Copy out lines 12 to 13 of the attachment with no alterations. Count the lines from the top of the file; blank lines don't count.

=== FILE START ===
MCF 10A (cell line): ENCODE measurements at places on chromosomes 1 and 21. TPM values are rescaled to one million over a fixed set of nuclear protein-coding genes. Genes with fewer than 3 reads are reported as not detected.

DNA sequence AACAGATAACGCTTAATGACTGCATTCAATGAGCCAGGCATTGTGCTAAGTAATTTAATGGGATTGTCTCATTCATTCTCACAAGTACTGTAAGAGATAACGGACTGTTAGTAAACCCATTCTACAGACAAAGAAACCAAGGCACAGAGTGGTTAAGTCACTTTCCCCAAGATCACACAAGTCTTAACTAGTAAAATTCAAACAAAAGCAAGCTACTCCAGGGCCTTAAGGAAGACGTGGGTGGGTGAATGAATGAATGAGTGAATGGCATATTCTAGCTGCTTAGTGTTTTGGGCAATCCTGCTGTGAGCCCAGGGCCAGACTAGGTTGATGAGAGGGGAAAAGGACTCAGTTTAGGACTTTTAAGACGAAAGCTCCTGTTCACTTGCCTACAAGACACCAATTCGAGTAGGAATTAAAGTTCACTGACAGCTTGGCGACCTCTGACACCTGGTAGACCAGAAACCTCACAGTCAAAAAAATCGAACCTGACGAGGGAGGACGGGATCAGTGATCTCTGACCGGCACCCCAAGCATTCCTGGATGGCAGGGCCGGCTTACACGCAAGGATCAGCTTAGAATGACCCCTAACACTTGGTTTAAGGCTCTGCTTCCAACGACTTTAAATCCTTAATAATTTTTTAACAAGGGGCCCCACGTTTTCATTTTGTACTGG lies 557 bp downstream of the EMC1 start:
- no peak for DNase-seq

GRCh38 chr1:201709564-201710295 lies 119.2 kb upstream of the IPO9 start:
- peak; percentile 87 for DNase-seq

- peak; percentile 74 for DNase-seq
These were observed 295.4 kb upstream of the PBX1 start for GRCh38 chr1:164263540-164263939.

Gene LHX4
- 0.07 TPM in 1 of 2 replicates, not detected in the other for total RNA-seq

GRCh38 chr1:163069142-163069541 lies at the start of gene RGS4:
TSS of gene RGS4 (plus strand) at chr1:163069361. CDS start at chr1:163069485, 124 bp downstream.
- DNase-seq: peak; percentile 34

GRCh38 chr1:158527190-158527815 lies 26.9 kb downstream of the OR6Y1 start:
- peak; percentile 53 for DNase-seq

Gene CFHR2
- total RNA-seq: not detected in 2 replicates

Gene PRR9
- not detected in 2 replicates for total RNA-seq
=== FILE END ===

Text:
- DNase-seq: peak; percentile 34

GRCh38 chr1:158527190-158527815 lies 26.9 kb downstream of the OR6Y1 start: